Shop Talk

The Program Era: Postwar Fiction and the Rise of Creative Writing BY Mark McGurl. Harvard University Press. Hardcover, 480 pages. $35.

The cover of The Program Era: Postwar Fiction and the Rise of Creative Writing

Some of the big questions about US fiction since World War II are obvious. Why did the enormous novel of technical, scientific, or historical knowledge become the highest credential for male writers (Pynchon, Gaddis, DeLillo, Wallace)—and why have its authors been mostly elite and white? Did fiction truly split up after the ’60s on lines of identity, as many think, so that female authors had to decide whether they were creating “women’s writing,” and the minimalists of the ’80s (Carver, Jayne Anne Phillips) became representatives of marginalized whiteness?

And there’s perhaps the most complex question of all: What has the movement of postwar writing into the university done to our literature? Few professional writers in the second half of the twentieth century escaped attending college. Many wound up in MFA programs. Still more acquired university patronage as teachers or paid visitors. And the most esteemed, “high literary” books have sustained their sales and prestige in large part through assignments to undergraduates.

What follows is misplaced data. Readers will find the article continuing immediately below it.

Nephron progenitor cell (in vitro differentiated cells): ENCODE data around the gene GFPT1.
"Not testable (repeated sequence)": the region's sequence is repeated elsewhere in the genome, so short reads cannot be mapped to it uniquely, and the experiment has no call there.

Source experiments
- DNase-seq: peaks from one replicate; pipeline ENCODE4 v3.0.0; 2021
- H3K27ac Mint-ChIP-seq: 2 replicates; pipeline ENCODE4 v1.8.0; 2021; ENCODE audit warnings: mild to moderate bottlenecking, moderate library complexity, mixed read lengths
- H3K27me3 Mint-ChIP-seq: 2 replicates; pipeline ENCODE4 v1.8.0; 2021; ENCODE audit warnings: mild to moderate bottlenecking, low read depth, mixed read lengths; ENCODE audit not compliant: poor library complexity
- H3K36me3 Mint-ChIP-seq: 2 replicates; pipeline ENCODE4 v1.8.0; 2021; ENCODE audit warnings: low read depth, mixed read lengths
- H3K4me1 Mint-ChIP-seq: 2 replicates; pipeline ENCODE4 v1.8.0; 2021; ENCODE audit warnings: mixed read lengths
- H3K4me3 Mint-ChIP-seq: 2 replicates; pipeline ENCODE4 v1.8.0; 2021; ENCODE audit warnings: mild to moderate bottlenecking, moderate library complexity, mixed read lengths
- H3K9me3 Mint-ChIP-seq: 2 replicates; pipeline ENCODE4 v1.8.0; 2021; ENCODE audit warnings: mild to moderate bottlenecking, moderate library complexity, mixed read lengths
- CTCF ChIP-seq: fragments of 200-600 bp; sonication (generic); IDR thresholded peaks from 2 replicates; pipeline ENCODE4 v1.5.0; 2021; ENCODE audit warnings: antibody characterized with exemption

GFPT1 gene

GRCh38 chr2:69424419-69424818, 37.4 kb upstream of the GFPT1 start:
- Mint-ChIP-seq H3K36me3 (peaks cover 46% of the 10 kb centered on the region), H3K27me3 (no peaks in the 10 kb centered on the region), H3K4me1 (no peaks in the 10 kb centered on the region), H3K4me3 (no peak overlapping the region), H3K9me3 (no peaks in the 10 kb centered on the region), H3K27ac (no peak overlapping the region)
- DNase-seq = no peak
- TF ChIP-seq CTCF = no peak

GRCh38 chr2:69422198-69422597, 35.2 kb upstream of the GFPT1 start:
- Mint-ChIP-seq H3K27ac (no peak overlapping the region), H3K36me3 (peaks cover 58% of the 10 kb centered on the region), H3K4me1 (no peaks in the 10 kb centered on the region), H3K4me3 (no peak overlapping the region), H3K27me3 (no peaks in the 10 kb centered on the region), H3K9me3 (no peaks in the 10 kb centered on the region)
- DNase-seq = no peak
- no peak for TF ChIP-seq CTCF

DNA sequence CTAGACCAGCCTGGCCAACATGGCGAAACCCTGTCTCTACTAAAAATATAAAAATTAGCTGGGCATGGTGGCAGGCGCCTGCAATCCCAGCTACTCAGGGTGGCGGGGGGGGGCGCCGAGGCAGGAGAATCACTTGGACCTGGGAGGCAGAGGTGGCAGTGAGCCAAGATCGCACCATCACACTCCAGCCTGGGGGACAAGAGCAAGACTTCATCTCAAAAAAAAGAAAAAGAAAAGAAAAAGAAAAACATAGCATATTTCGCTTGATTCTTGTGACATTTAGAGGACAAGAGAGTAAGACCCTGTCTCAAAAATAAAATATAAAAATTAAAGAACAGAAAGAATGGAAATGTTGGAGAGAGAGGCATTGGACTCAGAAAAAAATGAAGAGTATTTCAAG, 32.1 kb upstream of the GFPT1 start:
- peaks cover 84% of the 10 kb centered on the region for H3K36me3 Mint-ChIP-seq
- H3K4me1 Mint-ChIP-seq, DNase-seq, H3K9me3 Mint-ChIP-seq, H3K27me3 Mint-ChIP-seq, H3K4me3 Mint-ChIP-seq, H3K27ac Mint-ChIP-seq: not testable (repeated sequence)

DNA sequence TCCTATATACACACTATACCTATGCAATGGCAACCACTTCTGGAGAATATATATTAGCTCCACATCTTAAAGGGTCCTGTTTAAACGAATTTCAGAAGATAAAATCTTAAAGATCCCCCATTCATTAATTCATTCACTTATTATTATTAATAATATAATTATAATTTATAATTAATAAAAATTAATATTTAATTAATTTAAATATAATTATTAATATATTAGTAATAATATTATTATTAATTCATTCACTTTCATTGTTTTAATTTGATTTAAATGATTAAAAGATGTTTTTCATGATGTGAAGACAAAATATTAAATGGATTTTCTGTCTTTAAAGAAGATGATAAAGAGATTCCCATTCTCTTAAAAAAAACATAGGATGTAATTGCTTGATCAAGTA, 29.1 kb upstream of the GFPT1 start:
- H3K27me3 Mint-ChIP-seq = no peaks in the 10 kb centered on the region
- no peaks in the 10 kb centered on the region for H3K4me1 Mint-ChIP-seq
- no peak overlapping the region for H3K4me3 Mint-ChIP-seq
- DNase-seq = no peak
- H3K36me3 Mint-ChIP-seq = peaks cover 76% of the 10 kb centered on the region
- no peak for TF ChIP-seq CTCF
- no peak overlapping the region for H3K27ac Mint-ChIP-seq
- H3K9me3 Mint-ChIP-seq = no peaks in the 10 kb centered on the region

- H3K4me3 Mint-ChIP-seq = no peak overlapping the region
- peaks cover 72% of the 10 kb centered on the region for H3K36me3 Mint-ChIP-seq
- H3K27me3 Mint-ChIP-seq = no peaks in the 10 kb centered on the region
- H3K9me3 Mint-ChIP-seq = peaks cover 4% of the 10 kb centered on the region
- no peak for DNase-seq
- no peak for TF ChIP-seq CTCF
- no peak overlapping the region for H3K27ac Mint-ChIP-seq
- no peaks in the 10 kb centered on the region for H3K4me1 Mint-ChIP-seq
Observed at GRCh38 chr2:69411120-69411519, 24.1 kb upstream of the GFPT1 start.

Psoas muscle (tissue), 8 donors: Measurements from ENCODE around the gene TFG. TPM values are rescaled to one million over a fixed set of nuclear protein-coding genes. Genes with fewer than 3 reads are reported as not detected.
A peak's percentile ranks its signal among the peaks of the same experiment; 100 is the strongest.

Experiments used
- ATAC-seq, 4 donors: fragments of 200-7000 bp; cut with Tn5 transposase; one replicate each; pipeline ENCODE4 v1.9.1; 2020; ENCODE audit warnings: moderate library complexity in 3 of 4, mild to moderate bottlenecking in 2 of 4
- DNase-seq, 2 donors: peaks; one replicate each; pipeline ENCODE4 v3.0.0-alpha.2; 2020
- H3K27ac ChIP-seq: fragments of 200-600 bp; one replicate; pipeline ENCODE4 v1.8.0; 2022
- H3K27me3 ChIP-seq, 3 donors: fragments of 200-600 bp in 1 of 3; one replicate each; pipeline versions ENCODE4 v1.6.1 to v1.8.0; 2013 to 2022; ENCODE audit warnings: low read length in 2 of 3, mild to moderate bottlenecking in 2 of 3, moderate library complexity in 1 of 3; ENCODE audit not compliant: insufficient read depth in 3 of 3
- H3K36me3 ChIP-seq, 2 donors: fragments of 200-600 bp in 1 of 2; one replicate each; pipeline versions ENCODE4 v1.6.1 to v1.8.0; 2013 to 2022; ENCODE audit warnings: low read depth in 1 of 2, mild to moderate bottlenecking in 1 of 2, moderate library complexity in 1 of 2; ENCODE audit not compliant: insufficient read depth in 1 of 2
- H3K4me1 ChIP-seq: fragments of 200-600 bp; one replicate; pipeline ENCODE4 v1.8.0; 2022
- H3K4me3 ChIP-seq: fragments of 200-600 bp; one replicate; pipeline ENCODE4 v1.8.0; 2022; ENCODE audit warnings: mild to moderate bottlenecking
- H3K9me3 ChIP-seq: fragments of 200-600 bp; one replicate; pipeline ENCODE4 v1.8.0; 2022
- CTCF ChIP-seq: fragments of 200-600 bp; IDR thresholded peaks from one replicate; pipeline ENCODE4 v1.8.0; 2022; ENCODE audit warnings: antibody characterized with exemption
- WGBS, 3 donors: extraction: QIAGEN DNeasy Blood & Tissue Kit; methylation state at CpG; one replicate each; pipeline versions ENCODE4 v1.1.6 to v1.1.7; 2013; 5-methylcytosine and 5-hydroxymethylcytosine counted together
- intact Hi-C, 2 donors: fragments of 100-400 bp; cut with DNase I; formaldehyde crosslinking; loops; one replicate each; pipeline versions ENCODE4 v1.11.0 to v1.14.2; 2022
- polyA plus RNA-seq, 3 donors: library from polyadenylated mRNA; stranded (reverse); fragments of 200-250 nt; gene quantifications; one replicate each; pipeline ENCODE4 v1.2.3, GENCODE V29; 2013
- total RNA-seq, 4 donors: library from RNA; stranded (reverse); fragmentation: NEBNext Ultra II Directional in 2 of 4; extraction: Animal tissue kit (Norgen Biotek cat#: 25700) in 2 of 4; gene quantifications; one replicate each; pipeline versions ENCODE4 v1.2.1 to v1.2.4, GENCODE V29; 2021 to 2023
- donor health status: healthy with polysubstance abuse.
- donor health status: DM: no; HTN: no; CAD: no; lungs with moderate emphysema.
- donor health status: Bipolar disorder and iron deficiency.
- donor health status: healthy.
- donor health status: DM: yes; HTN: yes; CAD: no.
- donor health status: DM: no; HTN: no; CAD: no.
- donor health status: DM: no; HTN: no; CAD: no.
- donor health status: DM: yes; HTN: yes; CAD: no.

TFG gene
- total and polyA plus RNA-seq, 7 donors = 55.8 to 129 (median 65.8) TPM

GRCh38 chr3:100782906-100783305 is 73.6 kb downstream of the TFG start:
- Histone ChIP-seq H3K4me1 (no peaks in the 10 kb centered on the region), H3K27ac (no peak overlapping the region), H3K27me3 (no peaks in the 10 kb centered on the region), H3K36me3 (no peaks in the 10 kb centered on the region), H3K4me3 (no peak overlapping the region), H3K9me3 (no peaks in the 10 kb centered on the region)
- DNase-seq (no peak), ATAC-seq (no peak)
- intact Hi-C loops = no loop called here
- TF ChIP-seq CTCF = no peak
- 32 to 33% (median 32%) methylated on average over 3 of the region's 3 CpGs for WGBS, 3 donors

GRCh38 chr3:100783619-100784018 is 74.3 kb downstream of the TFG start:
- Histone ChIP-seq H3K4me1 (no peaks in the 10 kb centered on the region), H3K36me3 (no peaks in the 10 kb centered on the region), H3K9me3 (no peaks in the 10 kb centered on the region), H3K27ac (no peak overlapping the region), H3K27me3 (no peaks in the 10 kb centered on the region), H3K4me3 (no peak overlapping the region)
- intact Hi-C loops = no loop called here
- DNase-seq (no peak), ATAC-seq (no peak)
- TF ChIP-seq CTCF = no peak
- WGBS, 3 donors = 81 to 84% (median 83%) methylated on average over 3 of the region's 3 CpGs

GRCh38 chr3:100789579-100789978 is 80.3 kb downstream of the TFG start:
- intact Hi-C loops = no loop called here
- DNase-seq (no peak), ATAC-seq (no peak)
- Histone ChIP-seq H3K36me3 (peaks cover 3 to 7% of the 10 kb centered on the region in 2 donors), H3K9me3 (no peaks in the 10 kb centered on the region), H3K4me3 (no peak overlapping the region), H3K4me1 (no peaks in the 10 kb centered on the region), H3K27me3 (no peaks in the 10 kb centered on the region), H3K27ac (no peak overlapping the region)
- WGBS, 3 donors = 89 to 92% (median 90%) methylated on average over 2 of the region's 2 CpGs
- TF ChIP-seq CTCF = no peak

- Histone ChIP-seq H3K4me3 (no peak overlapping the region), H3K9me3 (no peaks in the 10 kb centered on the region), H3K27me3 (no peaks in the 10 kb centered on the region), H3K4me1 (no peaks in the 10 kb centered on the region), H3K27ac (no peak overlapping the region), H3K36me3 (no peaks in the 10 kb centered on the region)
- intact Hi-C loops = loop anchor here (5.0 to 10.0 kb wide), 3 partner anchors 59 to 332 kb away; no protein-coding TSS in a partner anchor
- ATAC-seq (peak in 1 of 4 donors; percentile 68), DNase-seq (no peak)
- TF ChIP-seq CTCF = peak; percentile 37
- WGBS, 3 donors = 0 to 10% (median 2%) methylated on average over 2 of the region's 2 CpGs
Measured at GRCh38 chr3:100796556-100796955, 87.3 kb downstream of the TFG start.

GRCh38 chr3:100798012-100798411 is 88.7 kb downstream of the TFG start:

The obvious nature of this last question only places the decades-long lack of a proper answer in higher relief. It is proportionately exhilarating to find, in Mark McGurl’s The Program Era, a brilliant and comprehensive mind developing one at last. McGurl trains his gaze on the university writing programs and some of the masterful novelists they have incubated. But he makes his most compelling arguments at the level of the writer’s practical place in the academy, examining the distorting (and enabling) effects of university discipline on individual artists, and considering the wider role of “creative writing” within a chain of notions of creativity (lasting from high school to the service-economy workplace) that inculcate skills for late-capitalist life.

Once, at a cocktail party, the famous former director of the Iowa Writers’ Workshop Paul Engle described a recurring nightmare:

He was a prisoner, he said, in a concentration camp where he’d been singled out for a specially degrading punishment. Along the camp’s outer rock wall, about six feet off the ground, was a series of holes or depressions. Brought out naked before the massed prisoners, he had to bend over and grasp his ankles, then hoisted by the guards, put his feet in two of those depressions . . . proceeding around the wall like a fly. But, he said, after a while he found he could do this . . . better . . . than anyone had ever done it. In time, he was simply whizzing around the wall while guards and prisoners, no longer jeering, looked on with amazement and admiration.